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Qualcomm to man 802.11n toll-booth

15 января 2007
ABI research's Phil Solis calculates that only about a third of Qualcomm's earnings come from licensing fees (many cell phones use Qualcomm's CDMA, and Qualcomm collected $2.75 billion in licensing fees in its most recent fiscal year). Still, it is difficult to think of another technology company in the strategic moves of which licensing fees, royalties, and sheer zest for litigation play such a prominent role.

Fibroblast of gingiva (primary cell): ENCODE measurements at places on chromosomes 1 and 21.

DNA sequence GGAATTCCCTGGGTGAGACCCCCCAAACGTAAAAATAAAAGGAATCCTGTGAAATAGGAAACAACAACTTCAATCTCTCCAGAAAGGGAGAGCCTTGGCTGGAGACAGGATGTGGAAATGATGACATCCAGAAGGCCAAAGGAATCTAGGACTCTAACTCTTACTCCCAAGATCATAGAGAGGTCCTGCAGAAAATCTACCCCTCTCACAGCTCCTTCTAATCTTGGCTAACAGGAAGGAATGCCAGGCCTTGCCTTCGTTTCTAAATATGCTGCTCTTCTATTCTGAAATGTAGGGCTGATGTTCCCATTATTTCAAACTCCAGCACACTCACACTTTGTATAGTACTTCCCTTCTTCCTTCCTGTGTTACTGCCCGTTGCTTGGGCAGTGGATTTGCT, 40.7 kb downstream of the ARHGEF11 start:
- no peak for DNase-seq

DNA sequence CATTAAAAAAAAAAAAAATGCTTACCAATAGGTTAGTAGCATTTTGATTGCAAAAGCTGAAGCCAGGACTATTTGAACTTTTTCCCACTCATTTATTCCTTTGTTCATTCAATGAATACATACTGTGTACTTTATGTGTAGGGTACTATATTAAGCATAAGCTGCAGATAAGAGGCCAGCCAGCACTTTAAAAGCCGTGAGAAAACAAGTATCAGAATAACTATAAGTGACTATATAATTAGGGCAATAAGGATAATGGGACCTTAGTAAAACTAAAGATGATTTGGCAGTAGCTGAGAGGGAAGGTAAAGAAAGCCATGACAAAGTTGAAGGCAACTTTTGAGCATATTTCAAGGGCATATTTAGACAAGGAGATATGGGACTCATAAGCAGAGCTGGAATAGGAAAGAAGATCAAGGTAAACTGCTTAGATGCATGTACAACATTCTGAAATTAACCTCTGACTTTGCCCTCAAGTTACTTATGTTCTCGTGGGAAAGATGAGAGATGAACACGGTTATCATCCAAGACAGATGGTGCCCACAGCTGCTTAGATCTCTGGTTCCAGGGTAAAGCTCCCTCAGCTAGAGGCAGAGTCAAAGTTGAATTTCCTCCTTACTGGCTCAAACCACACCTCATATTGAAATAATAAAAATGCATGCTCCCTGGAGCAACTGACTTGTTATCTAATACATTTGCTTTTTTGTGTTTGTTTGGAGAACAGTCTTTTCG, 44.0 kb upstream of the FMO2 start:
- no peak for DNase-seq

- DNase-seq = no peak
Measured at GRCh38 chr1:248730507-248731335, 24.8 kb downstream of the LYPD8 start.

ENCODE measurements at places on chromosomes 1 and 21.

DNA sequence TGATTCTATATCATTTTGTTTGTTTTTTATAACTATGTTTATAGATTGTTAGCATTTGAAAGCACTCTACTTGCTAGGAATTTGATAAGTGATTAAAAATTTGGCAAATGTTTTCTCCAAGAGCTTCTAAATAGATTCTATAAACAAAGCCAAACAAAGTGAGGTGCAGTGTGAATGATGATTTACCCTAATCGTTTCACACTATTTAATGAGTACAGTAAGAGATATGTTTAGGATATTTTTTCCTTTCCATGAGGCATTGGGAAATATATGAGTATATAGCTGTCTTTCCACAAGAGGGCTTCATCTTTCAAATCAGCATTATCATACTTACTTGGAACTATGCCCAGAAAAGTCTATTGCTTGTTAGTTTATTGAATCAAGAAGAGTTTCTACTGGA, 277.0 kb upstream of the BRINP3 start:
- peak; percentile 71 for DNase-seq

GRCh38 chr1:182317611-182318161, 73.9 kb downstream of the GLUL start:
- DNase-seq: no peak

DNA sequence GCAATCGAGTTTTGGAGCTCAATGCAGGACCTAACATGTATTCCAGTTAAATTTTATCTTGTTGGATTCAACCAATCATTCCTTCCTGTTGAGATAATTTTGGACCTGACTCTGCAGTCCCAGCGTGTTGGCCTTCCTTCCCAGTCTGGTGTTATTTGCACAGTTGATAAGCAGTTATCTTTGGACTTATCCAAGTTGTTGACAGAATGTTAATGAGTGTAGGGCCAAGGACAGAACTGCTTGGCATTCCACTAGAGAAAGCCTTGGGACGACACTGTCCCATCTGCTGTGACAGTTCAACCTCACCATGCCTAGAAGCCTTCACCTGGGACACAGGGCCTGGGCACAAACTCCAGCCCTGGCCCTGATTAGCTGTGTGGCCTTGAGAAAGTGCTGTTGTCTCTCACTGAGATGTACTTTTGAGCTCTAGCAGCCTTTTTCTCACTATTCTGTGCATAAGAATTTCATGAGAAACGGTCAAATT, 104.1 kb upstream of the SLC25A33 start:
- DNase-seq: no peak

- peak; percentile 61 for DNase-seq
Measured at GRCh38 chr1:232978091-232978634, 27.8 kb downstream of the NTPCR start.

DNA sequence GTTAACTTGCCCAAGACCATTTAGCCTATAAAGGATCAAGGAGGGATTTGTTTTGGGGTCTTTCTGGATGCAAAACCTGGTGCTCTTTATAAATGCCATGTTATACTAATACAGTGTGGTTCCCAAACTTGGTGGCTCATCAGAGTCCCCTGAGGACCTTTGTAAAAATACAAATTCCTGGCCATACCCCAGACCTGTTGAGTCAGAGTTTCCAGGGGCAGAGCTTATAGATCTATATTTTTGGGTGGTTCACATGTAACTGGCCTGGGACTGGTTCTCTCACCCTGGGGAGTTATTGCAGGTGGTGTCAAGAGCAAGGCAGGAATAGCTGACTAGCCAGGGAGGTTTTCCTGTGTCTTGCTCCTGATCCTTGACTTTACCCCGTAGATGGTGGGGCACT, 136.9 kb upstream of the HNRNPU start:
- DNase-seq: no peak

Just as Qualcomm's acquisition of Flarion raised the specter of a drawn out litigation campaign over WiMAX patents, the company's acquisition of Airgo will likely lead to litigation over 802.11n. Peter Judge writes that the controversy about Qualcomm's Draft 2.0 announcement "may well pale beside likely intellectual property issues." Qualcomm's vice president Enrico Salvatori says he knows the value of Airgo's MIMO patents: "We will continue to push our business model, based on enabling OEMs delivering products based on our essential patents and IPR." Salvatori's comment should be layered on top of what Airgo's CEO Greg Raleigh said last year: "802.11n is Airgo's technology... Our intellectual property is wrapped up throughout. There appears to be a market north of 2.5 billion chipsets, and 80 percent of the WiFi market will be 802.11n by the end of 2007." Judge concludes: "Whatever Qualcomm does in FMC, we'd be very surprised not to see it following up the potential revenue stream from the patents."


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